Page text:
Shoji Tabuchi Wiki, Age, Obituary, Wife, Kids, Net Worth & More

Shoji Tabuchi

Quick Info

Real NameShoji Tabuchi.
Birth DateApril 16, 1944.
Birth PlaceKaga, Ishikawa, Japan.
GenderMale.
NationalityJapanese-American.
ZodiacAries.
EthnicitiesAsian.
Obituary
Died Age79.
Died OnAugust 11, 2023.
Cause Of DeathCancer.
Family
ParentsFather: Shigeru Tabuchi.
Mother: Yukie Tabuchi.
SiblingsKazuko Tabuchi.
Masaya Tabuchi.
Follow on
Instagramhttps://www.instagram.com/shojitabuchi/
Love Life
WifeMary Jo (1st).
Dorothy Lingo (2nd).
KidsShoji John Tabuchi.
StepchildrenStepdaughter: Christina Lingo.
Body Measurements
WeightKg: 76.3.
Pounds: 168.2 lbs.
HeightIn feet: 6' 2".
In centimeters: 187.9 cm.
In meters: 1.87 m.
EyesBlack.
HairBlack.
Career
ProfessionVilonist.
FounderShoji Entertainment.
DiscographyCountry Music My Way.
After Dark.
Different Moods: Collection One.
Fiddlin' Around.
Live from Branson.
Notes from Shoji.
The Shoji Tabuchi Show!
Songs for the Lord.
Net worth$5.89 Million.
Education
CollegeSt. Andrew University.

 

Shoji Tabuchi during a show in 2019

All About Japanese Fiddler Shoji Tabuchi

Shoji Tabuchi (age: 79, April 16, 1944 – August 11, 2023) was a Japanese-American country music fiddler and singer. Renowned for his performances at the Shoji Tabuchi Theatre in Branson, Missouri, he began his musical journey at a young age. Originally named Kaga Ishikawa, he arrived in the United States during his early 20s.

After residing in various places, such as Kansas City, Louisiana, and San Francisco, he eventually settled in Nashville, where he had the opportunity to meet with Roy Acuff. This meeting led to an invitation to perform at the Grand Ole Opry.

 

Shoji Tabuchi with Brian Setzer and D.C. Tabuchi

Throughout his illustrious career spanning several decades, he unveiled a series of popular tracks, including “Different Moods: Collection One,” “Songs for the Lord,” and “Notes from Shoji.” Notably, he also established his own music company, Shoji Entertainment, adding to his list of accomplishments.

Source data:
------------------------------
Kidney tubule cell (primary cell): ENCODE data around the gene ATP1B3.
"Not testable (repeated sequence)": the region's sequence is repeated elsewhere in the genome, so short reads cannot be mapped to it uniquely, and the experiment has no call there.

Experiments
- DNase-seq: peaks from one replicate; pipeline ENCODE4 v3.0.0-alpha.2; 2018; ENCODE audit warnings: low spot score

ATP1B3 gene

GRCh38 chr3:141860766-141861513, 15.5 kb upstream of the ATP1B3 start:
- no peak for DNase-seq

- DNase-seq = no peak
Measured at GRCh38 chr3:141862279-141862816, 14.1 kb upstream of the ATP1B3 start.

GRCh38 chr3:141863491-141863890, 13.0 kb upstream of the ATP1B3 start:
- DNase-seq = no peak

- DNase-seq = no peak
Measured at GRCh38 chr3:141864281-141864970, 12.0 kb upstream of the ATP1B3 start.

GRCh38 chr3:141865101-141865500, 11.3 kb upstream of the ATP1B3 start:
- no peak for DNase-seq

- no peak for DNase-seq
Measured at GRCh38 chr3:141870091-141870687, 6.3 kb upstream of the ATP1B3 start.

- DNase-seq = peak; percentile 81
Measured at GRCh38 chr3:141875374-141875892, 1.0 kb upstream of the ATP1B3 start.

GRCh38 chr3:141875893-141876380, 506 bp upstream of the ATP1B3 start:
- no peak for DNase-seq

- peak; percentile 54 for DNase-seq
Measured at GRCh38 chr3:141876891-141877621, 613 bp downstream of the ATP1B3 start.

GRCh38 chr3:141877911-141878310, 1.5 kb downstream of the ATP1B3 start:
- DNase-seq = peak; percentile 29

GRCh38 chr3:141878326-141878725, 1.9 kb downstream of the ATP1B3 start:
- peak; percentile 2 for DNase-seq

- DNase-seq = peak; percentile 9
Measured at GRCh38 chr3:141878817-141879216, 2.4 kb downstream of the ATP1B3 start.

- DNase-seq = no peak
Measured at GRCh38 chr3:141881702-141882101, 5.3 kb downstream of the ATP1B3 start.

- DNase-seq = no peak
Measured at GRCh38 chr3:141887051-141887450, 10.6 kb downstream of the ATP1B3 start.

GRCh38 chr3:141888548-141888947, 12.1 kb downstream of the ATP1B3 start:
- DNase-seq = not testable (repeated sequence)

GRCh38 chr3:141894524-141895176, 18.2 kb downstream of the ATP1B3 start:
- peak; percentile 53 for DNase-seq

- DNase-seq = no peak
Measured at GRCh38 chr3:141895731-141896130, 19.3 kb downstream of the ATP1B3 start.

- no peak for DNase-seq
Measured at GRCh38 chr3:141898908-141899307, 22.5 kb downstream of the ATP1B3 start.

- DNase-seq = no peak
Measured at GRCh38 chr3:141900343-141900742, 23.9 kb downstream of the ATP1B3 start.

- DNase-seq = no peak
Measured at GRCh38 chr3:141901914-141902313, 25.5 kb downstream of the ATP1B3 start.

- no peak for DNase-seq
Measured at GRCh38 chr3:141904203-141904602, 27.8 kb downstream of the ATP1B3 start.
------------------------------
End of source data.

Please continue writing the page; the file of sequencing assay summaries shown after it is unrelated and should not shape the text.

Regrettably, Shoji Tabuchi passed away on August 11, 2023, after a battle with cancer. It has been reported that the accomplished Japanese-American artist was grappling with pancreatic cancer, which deeply saddened his loyal fan base and admirers.

In the wake of his passing, social media platforms have been inundated with heartfelt tributes celebrating his legacy as a skilled violinist. Supplementary reports have confirmed that Sho fought pancreatic cancer over an extended period.

 

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Shoji Tabuchi discography

Growth As An Artist

In his violin performances, Tabuchi had a penchant for adding his creative twists to the music he was taught, a habit that didn’t sit well with his instructors.

In 1964, when he was 17 years old, Tabuchi and his friends attended a local concert featuring a touring American country group named Roy Acuff and the Smokey Mountain Boys.

This experience proved to be a pivotal moment for Tabuchi, as he had not been previously exposed to country and Western music.

The performance by Acuff’s violinist, Howdy Forrester, left a lasting impression on Tabuchi, particularly Forrester’s skillful rendition of “Listen to the Mockingbird,” which featured captivating birdlike sounds.

During his college years, Tabuchi formed a band named The Bluegrass Ramblers. This musical venture eventually led them to victory in a national competition in Japan. Following this success, Tabuchi boldly decided to travel to the United States, armed with his violin and a modest sum of $500.

 

 

Shoji Tabuchi biography

Rise to Fame

After residing in several places, including San Francisco, Kansas City, and Louisiana, Tabuchi relocated to Nashville to reconnect with Acuff. This reconnection allowed Tabuchi to showcase his talents at the Grand Ole Opry, eventually making multiple appearances there. Around 1980, Tabuchi made his way to Branson.

After achieving success through his performances, he constructed an elaborate theater in Branson, completed in 1990. This marked the beginning of his show, featuring country music and seamlessly integrating other genres like Cajun, gospel, polka, Hawaiian, rock music, and even rap.